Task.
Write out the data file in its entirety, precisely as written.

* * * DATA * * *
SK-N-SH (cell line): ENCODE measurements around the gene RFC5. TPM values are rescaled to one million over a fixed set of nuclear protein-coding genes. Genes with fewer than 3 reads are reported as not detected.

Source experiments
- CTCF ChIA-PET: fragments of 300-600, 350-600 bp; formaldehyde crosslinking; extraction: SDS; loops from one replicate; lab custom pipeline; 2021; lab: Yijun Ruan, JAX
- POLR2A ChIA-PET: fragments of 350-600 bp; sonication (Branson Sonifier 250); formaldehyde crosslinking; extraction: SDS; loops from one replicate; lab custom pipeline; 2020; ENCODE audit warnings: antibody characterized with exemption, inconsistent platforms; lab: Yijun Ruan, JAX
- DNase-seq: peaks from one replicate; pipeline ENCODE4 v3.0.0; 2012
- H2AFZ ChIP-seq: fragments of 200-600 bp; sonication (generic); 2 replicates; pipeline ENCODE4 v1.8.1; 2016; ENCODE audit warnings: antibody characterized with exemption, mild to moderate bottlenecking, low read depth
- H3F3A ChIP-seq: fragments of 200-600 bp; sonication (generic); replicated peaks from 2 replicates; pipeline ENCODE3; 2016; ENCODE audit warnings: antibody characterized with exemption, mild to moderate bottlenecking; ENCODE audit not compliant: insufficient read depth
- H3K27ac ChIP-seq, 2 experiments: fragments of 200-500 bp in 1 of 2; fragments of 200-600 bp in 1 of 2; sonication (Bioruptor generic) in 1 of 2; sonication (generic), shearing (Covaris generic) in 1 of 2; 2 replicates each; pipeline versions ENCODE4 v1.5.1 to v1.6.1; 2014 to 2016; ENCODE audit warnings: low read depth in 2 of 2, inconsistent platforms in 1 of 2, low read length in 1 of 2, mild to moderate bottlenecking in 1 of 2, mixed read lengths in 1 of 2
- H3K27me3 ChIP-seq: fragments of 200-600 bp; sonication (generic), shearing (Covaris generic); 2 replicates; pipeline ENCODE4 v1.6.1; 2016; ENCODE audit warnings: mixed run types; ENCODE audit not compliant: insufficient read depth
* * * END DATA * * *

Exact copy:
SK-N-SH (cell line): ENCODE measurements around the gene RFC5. TPM values are rescaled to one million over a fixed set of nuclear protein-coding genes. Genes with fewer than 3 reads are reported as not detected.

Source experiments
- CTCF ChIA-PET: fragments of 300-600, 350-600 bp; formaldehyde crosslinking; extraction: SDS; loops from one replicate; lab custom pipeline; 2021; lab: Yijun Ruan, JAX
- POLR2A ChIA-PET: fragments of 350-600 bp; sonication (Branson Sonifier 250); formaldehyde crosslinking; extraction: SDS; loops from one replicate; lab custom pipeline; 2020; ENCODE audit warnings: antibody characterized with exemption, inconsistent platforms; lab: Yijun Ruan, JAX
- DNase-seq: peaks from one replicate; pipeline ENCODE4 v3.0.0; 2012
- H2AFZ ChIP-seq: fragments of 200-600 bp; sonication (generic); 2 replicates; pipeline ENCODE4 v1.8.1; 2016; ENCODE audit warnings: antibody characterized with exemption, mild to moderate bottlenecking, low read depth
- H3F3A ChIP-seq: fragments of 200-600 bp; sonication (generic); replicated peaks from 2 replicates; pipeline ENCODE3; 2016; ENCODE audit warnings: antibody characterized with exemption, mild to moderate bottlenecking; ENCODE audit not compliant: insufficient read depth
- H3K27ac ChIP-seq, 2 experiments: fragments of 200-500 bp in 1 of 2; fragments of 200-600 bp in 1 of 2; sonication (Bioruptor generic) in 1 of 2; sonication (generic), shearing (Covaris generic) in 1 of 2; 2 replicates each; pipeline versions ENCODE4 v1.5.1 to v1.6.1; 2014 to 2016; ENCODE audit warnings: low read depth in 2 of 2, inconsistent platforms in 1 of 2, low read length in 1 of 2, mild to moderate bottlenecking in 1 of 2, mixed read lengths in 1 of 2
- H3K27me3 ChIP-seq: fragments of 200-600 bp; sonication (generic), shearing (Covaris generic); 2 replicates; pipeline ENCODE4 v1.6.1; 2016; ENCODE audit warnings: mixed run types; ENCODE audit not compliant: insufficient read depth